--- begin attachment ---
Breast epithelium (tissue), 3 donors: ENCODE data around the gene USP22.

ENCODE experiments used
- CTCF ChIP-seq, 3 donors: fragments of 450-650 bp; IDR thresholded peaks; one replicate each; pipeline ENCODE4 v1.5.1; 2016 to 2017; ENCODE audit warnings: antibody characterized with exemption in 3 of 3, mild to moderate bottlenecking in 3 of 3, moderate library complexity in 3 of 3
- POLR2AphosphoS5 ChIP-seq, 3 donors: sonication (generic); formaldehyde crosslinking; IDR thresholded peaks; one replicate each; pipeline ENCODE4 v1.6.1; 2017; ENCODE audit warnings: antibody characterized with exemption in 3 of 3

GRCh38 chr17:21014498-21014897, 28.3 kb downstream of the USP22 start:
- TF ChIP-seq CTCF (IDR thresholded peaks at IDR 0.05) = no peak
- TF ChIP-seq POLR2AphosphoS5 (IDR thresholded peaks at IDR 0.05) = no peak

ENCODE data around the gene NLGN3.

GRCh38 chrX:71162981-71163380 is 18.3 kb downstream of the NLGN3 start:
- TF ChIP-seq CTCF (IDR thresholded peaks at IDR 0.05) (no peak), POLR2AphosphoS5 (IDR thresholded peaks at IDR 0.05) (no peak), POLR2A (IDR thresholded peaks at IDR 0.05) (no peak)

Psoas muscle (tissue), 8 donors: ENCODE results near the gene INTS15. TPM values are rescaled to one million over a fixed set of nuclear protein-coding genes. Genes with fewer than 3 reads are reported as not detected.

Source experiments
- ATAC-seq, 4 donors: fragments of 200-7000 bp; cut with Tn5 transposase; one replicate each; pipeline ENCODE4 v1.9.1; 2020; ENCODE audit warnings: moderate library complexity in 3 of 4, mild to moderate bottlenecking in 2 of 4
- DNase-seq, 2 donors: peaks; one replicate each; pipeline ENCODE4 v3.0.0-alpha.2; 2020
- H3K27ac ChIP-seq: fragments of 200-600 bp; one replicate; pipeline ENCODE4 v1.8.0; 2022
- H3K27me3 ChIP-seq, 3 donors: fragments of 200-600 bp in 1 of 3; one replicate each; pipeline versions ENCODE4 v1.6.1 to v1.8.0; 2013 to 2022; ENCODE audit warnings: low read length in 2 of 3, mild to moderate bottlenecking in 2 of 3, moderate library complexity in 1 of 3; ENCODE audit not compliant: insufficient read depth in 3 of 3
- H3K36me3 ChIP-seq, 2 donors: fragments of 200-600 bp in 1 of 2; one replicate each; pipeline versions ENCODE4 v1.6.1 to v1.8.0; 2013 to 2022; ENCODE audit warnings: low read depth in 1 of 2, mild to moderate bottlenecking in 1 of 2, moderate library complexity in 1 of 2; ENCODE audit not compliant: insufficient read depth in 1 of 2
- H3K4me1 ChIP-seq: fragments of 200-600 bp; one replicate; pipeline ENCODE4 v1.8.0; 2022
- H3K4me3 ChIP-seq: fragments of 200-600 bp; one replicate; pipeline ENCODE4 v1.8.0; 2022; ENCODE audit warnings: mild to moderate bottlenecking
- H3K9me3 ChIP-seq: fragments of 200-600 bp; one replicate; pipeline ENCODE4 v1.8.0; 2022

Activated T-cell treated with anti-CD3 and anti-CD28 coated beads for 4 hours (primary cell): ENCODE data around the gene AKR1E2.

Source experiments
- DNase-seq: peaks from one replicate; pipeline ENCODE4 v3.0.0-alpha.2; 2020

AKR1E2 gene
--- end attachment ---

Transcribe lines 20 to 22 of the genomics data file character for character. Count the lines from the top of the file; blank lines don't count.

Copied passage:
- H3K9me3 ChIP-seq: fragments of 200-600 bp; one replicate; pipeline ENCODE4 v1.8.0; 2022

Activated T-cell treated with anti-CD3 and anti-CD28 coated beads for 4 hours (primary cell): ENCODE data around the gene AKR1E2.

Source experiments